09/23/04 Stopped by Composites Unlimited to see how the tooling is progressing. Well, at least the nose mold is now done - 16 layers of glass and epoxy resin, pretty heavy-duty stuff. When I asked how it is going the response was 'slow' which I guess is a polite way of saying 'expensive'... Looks cool though.
It was nice to see the car's shape again - it's been a while, and seeing it somewhat 'in the flesh' has definitely lifted my spirits and enthusiasm.
Also today stopped by a local tube bending vendor to talk about the frame. It has finally sunk in that I'll have to break it down into sub-assemblies that can be easily manufactured and then welded together in a way that does not build up tolerances. Suspension pickups would be welded last to make sure they are in alignment, since that's really the only part that matters anyway. I'm also thinking of skinning the box section with riveted aluminum panels rather than trying to use tube triangulation for stiffness. A couple people have suggested this in the past and it does make sense, especially as I think of how to put the thing together. So, overall there's progress. Some setbacks too, but if it were easy everyone would be doing it, right? :) Just have to deal with it I guess.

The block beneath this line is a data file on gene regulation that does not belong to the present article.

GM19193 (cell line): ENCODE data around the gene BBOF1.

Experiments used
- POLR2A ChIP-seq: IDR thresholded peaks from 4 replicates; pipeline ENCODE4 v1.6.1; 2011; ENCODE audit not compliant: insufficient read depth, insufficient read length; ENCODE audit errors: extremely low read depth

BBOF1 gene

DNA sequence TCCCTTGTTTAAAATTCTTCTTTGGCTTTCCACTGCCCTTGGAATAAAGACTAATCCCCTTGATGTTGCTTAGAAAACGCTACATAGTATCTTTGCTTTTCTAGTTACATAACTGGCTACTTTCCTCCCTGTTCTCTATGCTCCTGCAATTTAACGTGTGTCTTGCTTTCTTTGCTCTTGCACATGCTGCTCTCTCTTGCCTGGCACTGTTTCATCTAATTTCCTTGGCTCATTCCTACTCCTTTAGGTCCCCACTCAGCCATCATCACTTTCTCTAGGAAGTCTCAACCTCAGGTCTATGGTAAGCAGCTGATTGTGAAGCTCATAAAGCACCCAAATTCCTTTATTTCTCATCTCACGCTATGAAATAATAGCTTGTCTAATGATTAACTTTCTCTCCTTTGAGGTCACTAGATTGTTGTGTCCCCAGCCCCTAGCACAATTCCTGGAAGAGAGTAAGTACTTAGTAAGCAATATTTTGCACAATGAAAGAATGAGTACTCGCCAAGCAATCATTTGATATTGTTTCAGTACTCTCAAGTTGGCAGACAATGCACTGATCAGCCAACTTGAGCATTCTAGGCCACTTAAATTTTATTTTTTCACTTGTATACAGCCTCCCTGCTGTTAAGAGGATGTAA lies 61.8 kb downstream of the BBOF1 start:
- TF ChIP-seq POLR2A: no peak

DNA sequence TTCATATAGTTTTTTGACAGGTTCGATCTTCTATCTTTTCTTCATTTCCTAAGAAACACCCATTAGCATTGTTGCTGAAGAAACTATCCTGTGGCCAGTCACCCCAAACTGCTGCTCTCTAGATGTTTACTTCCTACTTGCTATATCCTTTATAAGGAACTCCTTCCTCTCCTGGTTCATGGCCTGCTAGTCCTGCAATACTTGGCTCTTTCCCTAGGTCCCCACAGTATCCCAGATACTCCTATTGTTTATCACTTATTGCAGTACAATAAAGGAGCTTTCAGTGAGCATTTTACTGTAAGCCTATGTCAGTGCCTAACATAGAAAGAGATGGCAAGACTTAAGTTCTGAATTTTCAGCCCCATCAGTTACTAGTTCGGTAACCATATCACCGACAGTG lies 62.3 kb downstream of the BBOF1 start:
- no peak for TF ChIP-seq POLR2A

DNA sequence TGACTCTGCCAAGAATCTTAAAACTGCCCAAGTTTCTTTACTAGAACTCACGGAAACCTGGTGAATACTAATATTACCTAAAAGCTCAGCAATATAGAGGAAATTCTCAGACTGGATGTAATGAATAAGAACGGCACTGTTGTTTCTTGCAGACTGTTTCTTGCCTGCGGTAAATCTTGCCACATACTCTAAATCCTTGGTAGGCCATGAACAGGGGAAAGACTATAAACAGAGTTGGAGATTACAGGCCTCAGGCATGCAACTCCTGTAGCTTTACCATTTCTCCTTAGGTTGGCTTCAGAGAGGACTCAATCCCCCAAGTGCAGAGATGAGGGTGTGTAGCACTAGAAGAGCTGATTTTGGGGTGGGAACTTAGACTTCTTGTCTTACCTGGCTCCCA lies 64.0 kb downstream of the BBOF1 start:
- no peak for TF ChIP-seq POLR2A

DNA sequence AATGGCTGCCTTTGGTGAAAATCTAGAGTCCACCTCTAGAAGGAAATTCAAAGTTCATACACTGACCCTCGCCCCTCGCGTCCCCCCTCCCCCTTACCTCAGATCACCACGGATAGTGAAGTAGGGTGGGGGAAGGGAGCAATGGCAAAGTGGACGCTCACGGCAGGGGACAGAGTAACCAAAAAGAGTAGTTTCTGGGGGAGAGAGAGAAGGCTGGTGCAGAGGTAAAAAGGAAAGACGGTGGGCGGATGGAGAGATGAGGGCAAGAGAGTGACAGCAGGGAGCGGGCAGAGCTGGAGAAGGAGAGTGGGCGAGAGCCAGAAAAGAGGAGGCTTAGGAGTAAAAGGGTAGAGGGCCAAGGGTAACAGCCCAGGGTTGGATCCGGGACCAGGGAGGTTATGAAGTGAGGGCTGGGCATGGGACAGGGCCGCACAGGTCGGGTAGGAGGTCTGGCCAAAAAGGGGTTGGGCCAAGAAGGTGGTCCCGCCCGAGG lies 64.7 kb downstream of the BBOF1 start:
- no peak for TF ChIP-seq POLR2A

09/26/04 Recently I had to have the steering arms remade due to a manufacturing issue. I decided to use this as an opportunity to update the design with what I learned from FEA earlier. The new part is on the right - it's 25% lighter and considerably stronger, too (the tight radii at the base were stress risers and the extra material was wasted elsewhere). Geometry is unchanged.
Another challenge turned into a solution as well, since I had decided to upgrade the upper rodends after FEA showed them to be marginal in bending. Originally I was going to have my former vendor redrill and retap the uprights for the bigger parts at $20 apiece, but since he is no longer interested in doing that I looked for another solution and realized I can simply use off-the-shelf sleeves at $1.80 per corner. Not that this amount of money really makes much difference in the grand scheme of things, considering what some other items are costing me, but problem solved and that is satisfying.
And yes, I'm back to combining some earlier pages instead of adding new ones (laugh if you must, John - I guess even people trying to innovate can be set in their ways sometimes ;).
While going through early entries I realized it's been over two years since I took the Hayabusa apart. Time certainly flies. This project is one hell of a learning experience! It'll even cost about as much as a Masters degree except I'll (hopefully) get a car for 'graduation'...